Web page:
I wrote and published this post for That’s Fit on December 15, 2007.
So I’ve got this loose skin on my tummy. I thank my little boys for this curse I can’t seem to whittle away. My two whopper guys barreled into the world weighing 10 pounds, nine ounces and 10 pounds, two ounces and no matter how hard I work out or how well I eat, this baby fat just hangs on tight. It’s gotten better over the years—all four and a half of them—but still, sometimes I wish just a little bit for a tummy tuck to erase my bothersome birthing battle scar.
Would I really follow through with a tummy tuck if money were no object? I’m not sure. That’s why I asked my doctor today for his opinion on this surgery. “I think it’s a bad idea,” he told me. Sure, it’s an option, he said. And it would probably clean up my problem pretty neatly. But it’s surgery. And while tummy tucks have gotten less and less invasive—they can be performed in a doctor’s office without general anesthesia—the procedure requires an incision from hip to hip to ensure a tidy final product. And any surgery can cause problems. Infection, mistakes, difficult recoveries, and scarring are just a few worst-case scenarios. These are the very things that cause me to stray from such a seductive surgery.
A flat tummy would undoubtedly lift my spirits. But a surgery-gone-wrong could permanently crush them. So I think I’ll rely on good old-fashioned hard work as I try to fix my flab. What would you do?
It’s been three months since I determined I would not submit to such a surgery, three months of obsession and depression and plain old hatred for this stomach of mine. And now I’ve changed my mind. I can do that, right?
I’ve decided that I need this surgery. Not medically. Just emotionally. Because no amount of eating right and exercising right is going to change what hangs from my mid-section. I’ve got a team backing me on this—family, friends, doctors, and fitness trainers. They all assure me that I’m not cheating by opting for this procedure, that I’ve done all I can, that it’s OK to remove what drives me absolutely bonkers. I’m not taking an easy way out then. I’m taking the only way out. And while money is an object, I realize I’m worth the investment.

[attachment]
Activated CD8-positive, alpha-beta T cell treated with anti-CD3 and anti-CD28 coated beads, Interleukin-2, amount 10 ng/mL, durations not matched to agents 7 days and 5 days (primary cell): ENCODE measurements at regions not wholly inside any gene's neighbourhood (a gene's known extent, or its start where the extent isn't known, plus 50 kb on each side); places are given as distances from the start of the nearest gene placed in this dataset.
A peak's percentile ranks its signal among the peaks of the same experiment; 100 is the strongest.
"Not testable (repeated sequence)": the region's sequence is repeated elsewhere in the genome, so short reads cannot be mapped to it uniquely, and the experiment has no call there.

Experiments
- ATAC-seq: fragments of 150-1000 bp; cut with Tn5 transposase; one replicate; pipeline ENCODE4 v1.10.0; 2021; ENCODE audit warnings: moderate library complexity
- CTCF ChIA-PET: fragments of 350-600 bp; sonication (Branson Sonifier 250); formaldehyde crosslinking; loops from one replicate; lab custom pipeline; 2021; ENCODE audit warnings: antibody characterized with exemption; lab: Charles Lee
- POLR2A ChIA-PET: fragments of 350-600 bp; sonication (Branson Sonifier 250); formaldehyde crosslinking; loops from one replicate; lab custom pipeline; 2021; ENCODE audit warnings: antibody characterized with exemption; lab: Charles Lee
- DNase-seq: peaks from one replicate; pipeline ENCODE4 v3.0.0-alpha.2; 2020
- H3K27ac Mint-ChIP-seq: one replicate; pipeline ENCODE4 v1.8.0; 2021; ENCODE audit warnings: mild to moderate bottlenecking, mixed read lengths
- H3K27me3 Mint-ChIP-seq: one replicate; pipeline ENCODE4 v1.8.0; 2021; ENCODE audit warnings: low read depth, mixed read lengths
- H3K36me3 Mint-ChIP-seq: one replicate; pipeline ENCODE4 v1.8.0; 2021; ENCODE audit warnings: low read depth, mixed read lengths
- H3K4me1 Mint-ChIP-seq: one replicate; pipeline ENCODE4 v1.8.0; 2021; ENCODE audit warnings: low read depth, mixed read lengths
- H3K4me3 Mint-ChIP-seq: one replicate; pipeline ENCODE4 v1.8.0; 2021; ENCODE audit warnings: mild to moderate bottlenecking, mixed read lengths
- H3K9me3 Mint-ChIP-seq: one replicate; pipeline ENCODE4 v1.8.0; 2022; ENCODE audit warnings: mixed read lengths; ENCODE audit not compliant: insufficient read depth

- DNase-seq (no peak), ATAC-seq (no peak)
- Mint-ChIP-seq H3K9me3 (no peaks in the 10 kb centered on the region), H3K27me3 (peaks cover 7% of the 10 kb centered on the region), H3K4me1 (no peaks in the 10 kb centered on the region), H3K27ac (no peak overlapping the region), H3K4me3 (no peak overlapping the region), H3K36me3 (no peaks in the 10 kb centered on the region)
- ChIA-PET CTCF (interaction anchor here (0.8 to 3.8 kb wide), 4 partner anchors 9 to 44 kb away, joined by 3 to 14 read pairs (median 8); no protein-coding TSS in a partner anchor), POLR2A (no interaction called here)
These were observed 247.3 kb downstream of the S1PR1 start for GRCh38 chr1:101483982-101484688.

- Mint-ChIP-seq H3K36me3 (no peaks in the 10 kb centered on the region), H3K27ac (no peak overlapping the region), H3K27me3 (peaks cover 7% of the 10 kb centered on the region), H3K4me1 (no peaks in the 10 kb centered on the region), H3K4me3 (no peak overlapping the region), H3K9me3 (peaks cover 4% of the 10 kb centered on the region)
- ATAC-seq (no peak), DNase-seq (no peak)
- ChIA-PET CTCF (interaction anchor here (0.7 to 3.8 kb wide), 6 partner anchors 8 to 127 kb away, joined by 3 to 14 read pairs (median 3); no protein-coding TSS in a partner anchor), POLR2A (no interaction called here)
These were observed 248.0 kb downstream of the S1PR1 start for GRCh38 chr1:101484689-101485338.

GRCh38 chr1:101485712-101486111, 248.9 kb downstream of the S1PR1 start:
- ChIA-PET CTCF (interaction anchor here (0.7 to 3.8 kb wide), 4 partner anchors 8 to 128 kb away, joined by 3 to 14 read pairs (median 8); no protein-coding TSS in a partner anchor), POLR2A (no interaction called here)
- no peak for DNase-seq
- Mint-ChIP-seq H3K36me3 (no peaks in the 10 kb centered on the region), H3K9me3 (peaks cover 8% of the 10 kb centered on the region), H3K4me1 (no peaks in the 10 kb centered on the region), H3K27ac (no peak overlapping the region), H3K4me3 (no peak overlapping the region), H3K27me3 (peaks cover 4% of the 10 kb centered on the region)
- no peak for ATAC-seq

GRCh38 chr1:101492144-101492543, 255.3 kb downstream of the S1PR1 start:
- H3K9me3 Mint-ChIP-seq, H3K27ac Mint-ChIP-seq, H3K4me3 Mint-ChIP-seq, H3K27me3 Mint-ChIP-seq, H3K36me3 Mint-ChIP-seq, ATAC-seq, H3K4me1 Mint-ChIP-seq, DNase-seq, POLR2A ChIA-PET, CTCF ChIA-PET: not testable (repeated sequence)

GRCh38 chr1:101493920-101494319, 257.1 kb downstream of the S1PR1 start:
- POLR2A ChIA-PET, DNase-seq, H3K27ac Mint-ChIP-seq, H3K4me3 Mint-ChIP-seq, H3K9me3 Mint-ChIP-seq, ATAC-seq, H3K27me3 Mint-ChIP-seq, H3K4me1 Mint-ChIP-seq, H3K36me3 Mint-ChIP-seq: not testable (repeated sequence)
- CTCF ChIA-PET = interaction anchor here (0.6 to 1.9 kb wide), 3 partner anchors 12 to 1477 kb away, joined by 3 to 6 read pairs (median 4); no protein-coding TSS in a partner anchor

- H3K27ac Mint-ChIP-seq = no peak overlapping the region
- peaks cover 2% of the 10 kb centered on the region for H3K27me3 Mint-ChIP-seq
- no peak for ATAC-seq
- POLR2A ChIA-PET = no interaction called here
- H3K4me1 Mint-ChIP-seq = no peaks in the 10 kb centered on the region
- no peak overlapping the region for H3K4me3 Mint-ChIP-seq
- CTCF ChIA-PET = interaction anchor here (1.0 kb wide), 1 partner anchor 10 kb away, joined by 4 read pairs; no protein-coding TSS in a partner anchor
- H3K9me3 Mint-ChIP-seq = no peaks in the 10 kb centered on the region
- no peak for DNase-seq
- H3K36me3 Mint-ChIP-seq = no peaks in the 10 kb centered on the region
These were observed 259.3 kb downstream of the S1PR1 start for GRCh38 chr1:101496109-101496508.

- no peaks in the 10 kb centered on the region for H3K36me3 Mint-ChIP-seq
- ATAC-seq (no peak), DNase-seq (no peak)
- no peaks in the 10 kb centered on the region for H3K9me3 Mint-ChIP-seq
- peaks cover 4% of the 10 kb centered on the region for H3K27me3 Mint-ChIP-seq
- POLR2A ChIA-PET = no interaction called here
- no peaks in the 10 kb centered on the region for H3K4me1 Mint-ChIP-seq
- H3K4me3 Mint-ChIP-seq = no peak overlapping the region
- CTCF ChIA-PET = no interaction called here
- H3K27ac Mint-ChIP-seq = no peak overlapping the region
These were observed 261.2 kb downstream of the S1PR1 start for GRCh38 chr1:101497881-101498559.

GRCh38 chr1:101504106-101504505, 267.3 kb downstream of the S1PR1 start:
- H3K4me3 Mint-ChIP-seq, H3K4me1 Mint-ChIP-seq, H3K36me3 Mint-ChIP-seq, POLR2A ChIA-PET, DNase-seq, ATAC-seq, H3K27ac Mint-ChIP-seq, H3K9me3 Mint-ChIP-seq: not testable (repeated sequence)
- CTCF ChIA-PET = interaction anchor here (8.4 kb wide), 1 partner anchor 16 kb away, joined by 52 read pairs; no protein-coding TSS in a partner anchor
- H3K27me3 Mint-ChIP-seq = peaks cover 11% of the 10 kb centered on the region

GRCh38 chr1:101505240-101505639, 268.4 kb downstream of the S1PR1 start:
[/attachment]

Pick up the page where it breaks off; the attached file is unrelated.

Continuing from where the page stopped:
It all begins on April 23 when I allow a plastic surgeon—an expert in breast cancer reconstruction using tummy tuck skin and thus very well-equipped to handle my issue—to cut a football shaped chunk of skin from my middle. While there, he’ll repair and reshape the muscle my big babies separated, fix an umbilical hernia, and sew me back together. I’ll end up with a repositioned belly button, a few missing moles, a flat gut, a six-pack even.
A tummy tuck is no simple surgery. It is in fact still very invasive, I will receive general anesthesia, and a full recovery, which will allow me to exercise and lift heavy objects, takes up to six weeks. And yes, there are risks. But I think—I hope—the benefits of this fix will outweigh the small chance that something will go wrong. There is just so much that can go right with this surgery that I really don’t want to deny myself the peace of mind and comfort I know will come from it.
I admit there is some reservation swirling around in my head, made worse by a new acquaintance whose own tummy tuck 11 days ago has left her feeling great remorse about what she’s done to her body, what she’s done with her money, what trouble she’s caused her husband and daughter. With time, I think she’ll probably regard her decision as one of the best she’s ever made—most women do—but right now, she’s struggling. This causes me to pause.
Big decisions are never easy. I have three weeks to secure mine, three weeks until I attend my pre-op visit and hand over my cash. I have three weeks then to make a final call. What will I do? I’ll let you know.